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A linear time algorithm for finding a maximal planar subgraph based on PCtrees
 of Lecture Notes in Computer Science
, 2005
"... ABSTRACT. Given an undirected graph G, the maximal planar subgraph problem is to determine a planar subgraph H of G such that no edge of GH can be added to H without destroying planarity. Polynomial algorithms have been obtained by Jakayumar, Thulasiraman and Swamy [6] and Wu [9]. O(mlogn) algorith ..."
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ABSTRACT. Given an undirected graph G, the maximal planar subgraph problem is to determine a planar subgraph H of G such that no edge of GH can be added to H without destroying planarity. Polynomial algorithms have been obtained by Jakayumar, Thulasiraman and Swamy [6] and Wu [9]. O(mlogn) algorithms were previously given by Di Battista and Tamassia [3] and Cai, Han and Tarjan [2]. A recent O(mα (n)) algorithm was obtained by La Poute [7]. Our algorithm is based on a simple planarity test [5] developed by the author, which is a vertex addition algorithm based on a depthfirstsearch ordering. The planarity test [5] uses no complicated data structure and is conceptually simpler than Hopcroft and Tarjan's path addition and Lempel, Even and Cederbaum's vertex addition approaches. 1 1.
An efficient implementation of the PCtrees algorithm of shih and hsu’s planarity test
 Institute of Information Science, Academia Sinica
, 2003
"... In Shih & Hsu [9] a simpler planarity test was introduced utilizing a data structure called PCtrees (generalized from PQtrees). In this paper we give an efficient implementation of that linear time algorithm and illustrate in detail how to obtain a Kuratowski subgraph when the given graph is not p ..."
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In Shih & Hsu [9] a simpler planarity test was introduced utilizing a data structure called PCtrees (generalized from PQtrees). In this paper we give an efficient implementation of that linear time algorithm and illustrate in detail how to obtain a Kuratowski subgraph when the given graph is not planar, and how to obtain the embedding alongside the testing algorithm. We have implemented the algorithm using LEDA and an object code is available at
Planarity Algorithms via PQTrees
, 2008
"... We give a lineartime planarity test that unifies and simplifies the algorithms of Shih and Hsu and Boyer and Myrvold; in our view, these algorithms are really one algorithm with different implementations. This leads to a short and direct proof of correctness without the use of Kuratowski’s theorem. ..."
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We give a lineartime planarity test that unifies and simplifies the algorithms of Shih and Hsu and Boyer and Myrvold; in our view, these algorithms are really one algorithm with different implementations. This leads to a short and direct proof of correctness without the use of Kuratowski’s theorem. Our planarity test extends to give a uniform random embedding, to count embeddings, to represent all embeddings, and to give a Kuratowski subgraph of a nonplanar graph. Our algorithm keeps track of possible circular edge orderings in a partial embedding by using a reinterpretation of Booth and Lueker’s PQtree data structure. This is a classic data structure that represents certain sets of permutation and gives lineartime algorithms for various matrix and graph ordering problems. We show that our reinterpretation of PQtrees gives exactly the PCtrees of Shih and Hsu. We give a simpler and more symmetric implementation of PQtree reduction. This simplifies various applications and leads to an efficient algorithm for a generalization of the consecutive and circular ones problems. 1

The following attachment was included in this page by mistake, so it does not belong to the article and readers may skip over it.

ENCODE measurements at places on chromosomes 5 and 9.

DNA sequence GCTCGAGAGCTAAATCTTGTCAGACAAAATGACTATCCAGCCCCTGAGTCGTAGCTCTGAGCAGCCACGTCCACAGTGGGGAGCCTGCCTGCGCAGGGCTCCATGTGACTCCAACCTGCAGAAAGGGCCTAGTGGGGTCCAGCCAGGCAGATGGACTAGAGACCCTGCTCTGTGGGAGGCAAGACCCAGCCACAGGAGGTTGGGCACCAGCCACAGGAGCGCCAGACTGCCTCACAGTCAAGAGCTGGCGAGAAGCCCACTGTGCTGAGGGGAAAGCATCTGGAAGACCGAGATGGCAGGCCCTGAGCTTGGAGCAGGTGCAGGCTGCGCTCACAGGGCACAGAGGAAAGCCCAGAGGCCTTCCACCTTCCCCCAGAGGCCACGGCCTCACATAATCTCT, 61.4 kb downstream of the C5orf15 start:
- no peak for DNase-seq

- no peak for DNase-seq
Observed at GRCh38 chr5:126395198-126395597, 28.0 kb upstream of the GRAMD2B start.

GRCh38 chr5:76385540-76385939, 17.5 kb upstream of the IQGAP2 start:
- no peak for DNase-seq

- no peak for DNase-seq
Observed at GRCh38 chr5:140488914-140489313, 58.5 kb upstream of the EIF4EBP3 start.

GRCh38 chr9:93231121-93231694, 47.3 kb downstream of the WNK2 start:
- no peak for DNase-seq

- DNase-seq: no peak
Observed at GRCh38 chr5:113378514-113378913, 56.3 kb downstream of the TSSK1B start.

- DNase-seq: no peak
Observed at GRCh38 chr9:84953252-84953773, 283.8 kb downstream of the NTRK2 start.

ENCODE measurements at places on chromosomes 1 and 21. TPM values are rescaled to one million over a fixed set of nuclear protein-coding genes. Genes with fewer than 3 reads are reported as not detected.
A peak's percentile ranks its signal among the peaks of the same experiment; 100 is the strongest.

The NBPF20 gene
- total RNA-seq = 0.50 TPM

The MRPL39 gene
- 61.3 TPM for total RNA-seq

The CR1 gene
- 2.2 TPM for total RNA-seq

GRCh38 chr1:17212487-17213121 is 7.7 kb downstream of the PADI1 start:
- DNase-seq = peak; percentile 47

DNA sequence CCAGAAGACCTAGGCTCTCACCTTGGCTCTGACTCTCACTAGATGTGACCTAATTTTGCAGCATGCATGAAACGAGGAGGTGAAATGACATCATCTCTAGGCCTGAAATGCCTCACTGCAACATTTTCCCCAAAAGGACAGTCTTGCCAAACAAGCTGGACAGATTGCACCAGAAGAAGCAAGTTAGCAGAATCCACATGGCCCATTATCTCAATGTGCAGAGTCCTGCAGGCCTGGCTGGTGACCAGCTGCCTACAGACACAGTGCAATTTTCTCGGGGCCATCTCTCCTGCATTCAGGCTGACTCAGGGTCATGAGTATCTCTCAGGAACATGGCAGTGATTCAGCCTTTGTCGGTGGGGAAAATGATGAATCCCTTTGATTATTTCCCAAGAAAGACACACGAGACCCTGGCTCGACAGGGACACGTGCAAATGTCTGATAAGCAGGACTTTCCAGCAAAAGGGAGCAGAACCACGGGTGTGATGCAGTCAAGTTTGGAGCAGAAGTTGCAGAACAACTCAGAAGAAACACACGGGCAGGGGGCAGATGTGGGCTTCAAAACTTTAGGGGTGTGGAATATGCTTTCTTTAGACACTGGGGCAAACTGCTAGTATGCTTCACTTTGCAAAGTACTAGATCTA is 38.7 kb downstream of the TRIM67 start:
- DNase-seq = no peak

Planarity Testing and Embedding
, 2004
"... Testing the planarity of a graph and possibly drawing it without intersections is one of the most fascinating and intriguing problems of the graph drawing and graph theory areas. Although the problem per se can be easily stated, and a complete characterization of planar graphs was available since 19 ..."
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Testing the planarity of a graph and possibly drawing it without intersections is one of the most fascinating and intriguing problems of the graph drawing and graph theory areas. Although the problem per se can be easily stated, and a complete characterization of planar graphs was available since 1930, an efficient solution to it was found only in the seventies of the last century. Planar graphs play an important role both in the graph theory and in the graph drawing areas. In fact, planar graphs have several interesting properties: for example they are sparse, fourcolorable, allow a number of operations to be performed efficiently, and their structure can be elegantly described by an SPQRtree (see Section 3.1.2). From the information visualization perspective, instead, as edge crossings turn out to be the main culprit for reducing readability, planar drawings of graphs are considered clear and comprehensible. As a matter of fact, the study of planarity has motivated much of the development of graph theory. In this chapter we review the number of alternative algorithms available in the literature for efficiently testing planarity and computing planar embeddings. Some of these algorithms